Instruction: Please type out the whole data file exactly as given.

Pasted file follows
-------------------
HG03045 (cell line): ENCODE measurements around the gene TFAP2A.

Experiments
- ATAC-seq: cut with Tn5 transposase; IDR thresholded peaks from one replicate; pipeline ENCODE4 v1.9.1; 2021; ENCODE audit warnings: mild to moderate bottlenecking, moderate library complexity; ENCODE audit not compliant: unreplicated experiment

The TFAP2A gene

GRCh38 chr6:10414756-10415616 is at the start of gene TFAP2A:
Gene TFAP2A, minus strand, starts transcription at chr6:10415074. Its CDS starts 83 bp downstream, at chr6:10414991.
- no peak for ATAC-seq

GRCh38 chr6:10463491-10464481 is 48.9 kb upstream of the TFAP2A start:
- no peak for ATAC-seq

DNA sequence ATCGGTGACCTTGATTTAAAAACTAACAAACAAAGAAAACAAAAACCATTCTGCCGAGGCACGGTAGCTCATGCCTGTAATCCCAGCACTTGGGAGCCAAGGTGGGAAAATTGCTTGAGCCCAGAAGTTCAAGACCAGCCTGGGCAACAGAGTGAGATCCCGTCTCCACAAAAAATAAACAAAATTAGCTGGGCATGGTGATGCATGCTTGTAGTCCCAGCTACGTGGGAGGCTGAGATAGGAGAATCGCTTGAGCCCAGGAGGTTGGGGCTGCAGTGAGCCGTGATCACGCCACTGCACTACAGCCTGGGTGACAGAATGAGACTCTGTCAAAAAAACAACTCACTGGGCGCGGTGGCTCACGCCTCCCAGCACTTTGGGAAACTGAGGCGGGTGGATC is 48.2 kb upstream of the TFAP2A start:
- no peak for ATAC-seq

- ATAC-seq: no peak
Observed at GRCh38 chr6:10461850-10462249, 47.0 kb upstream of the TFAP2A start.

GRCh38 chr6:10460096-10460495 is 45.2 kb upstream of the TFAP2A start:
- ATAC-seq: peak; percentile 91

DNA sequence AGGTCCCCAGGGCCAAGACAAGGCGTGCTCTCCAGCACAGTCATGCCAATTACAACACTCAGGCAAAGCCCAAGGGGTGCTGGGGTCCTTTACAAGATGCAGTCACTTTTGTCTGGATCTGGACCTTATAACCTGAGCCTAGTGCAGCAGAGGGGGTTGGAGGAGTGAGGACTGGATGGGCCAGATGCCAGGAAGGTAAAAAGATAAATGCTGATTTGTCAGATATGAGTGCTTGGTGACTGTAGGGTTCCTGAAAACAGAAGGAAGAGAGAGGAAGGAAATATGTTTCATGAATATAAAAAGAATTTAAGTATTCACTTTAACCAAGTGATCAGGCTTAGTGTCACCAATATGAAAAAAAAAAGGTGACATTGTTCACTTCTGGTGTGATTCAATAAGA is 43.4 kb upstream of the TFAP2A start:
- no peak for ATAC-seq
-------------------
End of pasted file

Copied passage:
HG03045 (cell line): ENCODE measurements around the gene TFAP2A.

Experiments
- ATAC-seq: cut with Tn5 transposase; IDR thresholded peaks from one replicate; pipeline ENCODE4 v1.9.1; 2021; ENCODE audit warnings: mild to moderate bottlenecking, moderate library complexity; ENCODE audit not compliant: unreplicated experiment

The TFAP2A gene

GRCh38 chr6:10414756-10415616 is at the start of gene TFAP2A:
Gene TFAP2A, minus strand, starts transcription at chr6:10415074. Its CDS starts 83 bp downstream, at chr6:10414991.
- no peak for ATAC-seq

GRCh38 chr6:10463491-10464481 is 48.9 kb upstream of the TFAP2A start:
- no peak for ATAC-seq

DNA sequence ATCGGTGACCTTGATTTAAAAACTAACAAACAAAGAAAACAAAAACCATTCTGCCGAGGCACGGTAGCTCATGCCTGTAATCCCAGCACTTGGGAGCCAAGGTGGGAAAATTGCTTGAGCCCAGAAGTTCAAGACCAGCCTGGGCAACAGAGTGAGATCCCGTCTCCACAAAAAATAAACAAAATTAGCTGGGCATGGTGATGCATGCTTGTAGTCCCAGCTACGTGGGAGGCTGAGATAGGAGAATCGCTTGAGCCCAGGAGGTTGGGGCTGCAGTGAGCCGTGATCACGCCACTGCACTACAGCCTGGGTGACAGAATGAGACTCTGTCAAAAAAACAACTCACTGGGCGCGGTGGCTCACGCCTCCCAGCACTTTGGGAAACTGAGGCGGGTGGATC is 48.2 kb upstream of the TFAP2A start:
- no peak for ATAC-seq

- ATAC-seq: no peak
Observed at GRCh38 chr6:10461850-10462249, 47.0 kb upstream of the TFAP2A start.

GRCh38 chr6:10460096-10460495 is 45.2 kb upstream of the TFAP2A start:
- ATAC-seq: peak; percentile 91

DNA sequence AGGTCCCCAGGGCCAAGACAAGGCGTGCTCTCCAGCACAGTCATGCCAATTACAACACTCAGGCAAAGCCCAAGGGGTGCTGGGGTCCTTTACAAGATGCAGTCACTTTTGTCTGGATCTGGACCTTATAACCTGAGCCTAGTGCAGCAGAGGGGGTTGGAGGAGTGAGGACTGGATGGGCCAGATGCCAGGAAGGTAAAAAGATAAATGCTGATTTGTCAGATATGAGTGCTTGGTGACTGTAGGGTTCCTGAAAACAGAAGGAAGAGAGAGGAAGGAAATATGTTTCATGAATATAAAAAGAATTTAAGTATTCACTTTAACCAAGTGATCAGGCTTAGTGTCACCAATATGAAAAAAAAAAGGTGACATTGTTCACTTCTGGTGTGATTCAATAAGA is 43.4 kb upstream of the TFAP2A start:
- no peak for ATAC-seq